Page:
"We stop the tape before the switchblades are drawn," he says. Then a trained facilitator, who works with 5 to 12 kids, asks them to pair up to analyze what is going on. Over 12 sessions, they learn to identify their particular hot buttons. They repeatedly act out scenes that push their body temperature and heart rate up. They try out various methods of responding when they're angry.

While initial results from Santa Clara County's Juvenile Justice Center suggest the program can help kids who are already in trouble with the law, Gibbons says kids who are not yet identified as troublemakers could benefit as well. "These problems aren't limited to kids that we can identify and isolate from the school system, as these school shooting incidents show."

Gibbons didn't set out initially to curb violence but to improve the quality of science education. Armed with his early success teaching graduate engineers long distance, he decided that tutored video instruction could help California's K-12 teachers implement a tougher state science curriculum. He persuaded Burt Richter, the director of the Stanford Linear Accelerator Center, to help him make a video of a teaching unit on wind energy for fifth graders. They would arm elementary school teachers with experiments on tape and give them brief workshops that taught them to pause the tape so their own students could carry out experiments.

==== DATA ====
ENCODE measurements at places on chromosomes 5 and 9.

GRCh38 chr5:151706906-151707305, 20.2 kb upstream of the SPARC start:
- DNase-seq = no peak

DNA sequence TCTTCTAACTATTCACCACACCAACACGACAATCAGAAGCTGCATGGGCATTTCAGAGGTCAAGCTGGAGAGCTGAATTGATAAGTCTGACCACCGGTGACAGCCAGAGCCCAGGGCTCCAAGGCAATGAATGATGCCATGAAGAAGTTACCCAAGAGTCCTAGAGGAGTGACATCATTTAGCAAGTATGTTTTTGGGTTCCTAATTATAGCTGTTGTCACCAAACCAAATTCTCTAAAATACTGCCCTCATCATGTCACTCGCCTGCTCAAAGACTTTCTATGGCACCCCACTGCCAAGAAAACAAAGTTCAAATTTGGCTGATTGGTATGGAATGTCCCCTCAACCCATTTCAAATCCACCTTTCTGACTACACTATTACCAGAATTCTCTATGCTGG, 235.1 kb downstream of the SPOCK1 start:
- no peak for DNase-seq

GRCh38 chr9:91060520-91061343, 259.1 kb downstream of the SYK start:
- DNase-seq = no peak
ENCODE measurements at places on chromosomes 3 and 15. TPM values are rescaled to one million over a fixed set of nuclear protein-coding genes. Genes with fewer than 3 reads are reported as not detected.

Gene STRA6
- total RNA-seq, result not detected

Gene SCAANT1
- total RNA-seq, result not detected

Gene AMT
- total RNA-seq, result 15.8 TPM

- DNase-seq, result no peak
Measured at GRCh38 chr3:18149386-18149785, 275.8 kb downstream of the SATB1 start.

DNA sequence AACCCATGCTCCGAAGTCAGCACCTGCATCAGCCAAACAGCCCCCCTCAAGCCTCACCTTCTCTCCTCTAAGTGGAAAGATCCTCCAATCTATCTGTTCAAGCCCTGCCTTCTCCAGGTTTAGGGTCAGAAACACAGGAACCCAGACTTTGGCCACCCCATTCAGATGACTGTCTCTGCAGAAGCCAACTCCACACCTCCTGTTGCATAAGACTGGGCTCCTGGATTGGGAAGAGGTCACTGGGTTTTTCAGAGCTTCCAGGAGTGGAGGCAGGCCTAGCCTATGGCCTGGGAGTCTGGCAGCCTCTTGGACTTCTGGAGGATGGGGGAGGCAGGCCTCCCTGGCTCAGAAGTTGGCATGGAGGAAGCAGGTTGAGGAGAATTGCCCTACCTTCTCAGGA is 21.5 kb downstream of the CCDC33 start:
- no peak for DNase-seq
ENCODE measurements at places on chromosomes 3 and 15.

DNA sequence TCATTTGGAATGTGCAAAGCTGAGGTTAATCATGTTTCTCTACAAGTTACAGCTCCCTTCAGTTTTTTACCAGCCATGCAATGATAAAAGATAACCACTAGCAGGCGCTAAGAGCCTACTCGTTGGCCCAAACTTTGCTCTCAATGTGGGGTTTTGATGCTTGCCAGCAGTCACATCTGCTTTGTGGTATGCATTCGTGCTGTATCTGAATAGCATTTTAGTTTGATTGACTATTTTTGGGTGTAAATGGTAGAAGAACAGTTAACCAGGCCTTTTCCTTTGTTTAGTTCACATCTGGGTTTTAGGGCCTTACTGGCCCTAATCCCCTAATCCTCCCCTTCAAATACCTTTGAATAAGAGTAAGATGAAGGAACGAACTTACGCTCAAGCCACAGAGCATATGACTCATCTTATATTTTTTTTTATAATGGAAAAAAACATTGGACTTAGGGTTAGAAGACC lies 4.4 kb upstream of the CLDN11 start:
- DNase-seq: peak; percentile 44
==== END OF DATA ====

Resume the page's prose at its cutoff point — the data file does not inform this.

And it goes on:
Mike Smith, the former dean of Stanford's School of Education, recommended Gibbons to the state superintendent of schools. The superintended insisted Gibbons first prove he could teach the most difficult subject to the most difficult population -- computer literacy to the children of migrant farm workers. "He said that computer literacy is the toughest subject because teachers are afraid of it, and migrant kids, because the dropout rate is so high," Gibbons says.

Gibbons accepted the challenge and turned down the presidency of a major university because he wanted to see the project through. He went to Palo Alto High, one of the nation's leading college prep schools, and borrowed its curriculum on computer literacy.

"I had to bring migrant kids to campus to tape the classes, because if I taped the Paly kids, the migrant kids would think, 'What the heck has that got to do with me?'" he explains. An added complication was the students' varied proficiency in English and their micro-dialects. "The kids in East Oakland didn't understand the kids in Hollister," Gibbons recalls. But they learned anyway, because "when the tape stops, kids can talk about it any language they want. In our juvenile hall groups, the subject is anger. Anger is anger, but it isn't the King's English they use to discuss it."

Gibbons and Richter had just finished testing their wind energy unit when the wind was knocked from their sails. State Superintendent Bill Honig was accused of putting his wife's company on the payroll and a scandal erupted.

"Everything [Honig] ever did was suspect, including us -- particularly us, because everybody knows that migrant kids can't learn, so we must have cheated," Gibbons says. "I had spent most of the money I had from selling my previous startup. I had $350,000 left when I went to juvenile hall [in San Jose] and told the director, 'I can teach your kids to use computers so they'll have some skills when they get out.'"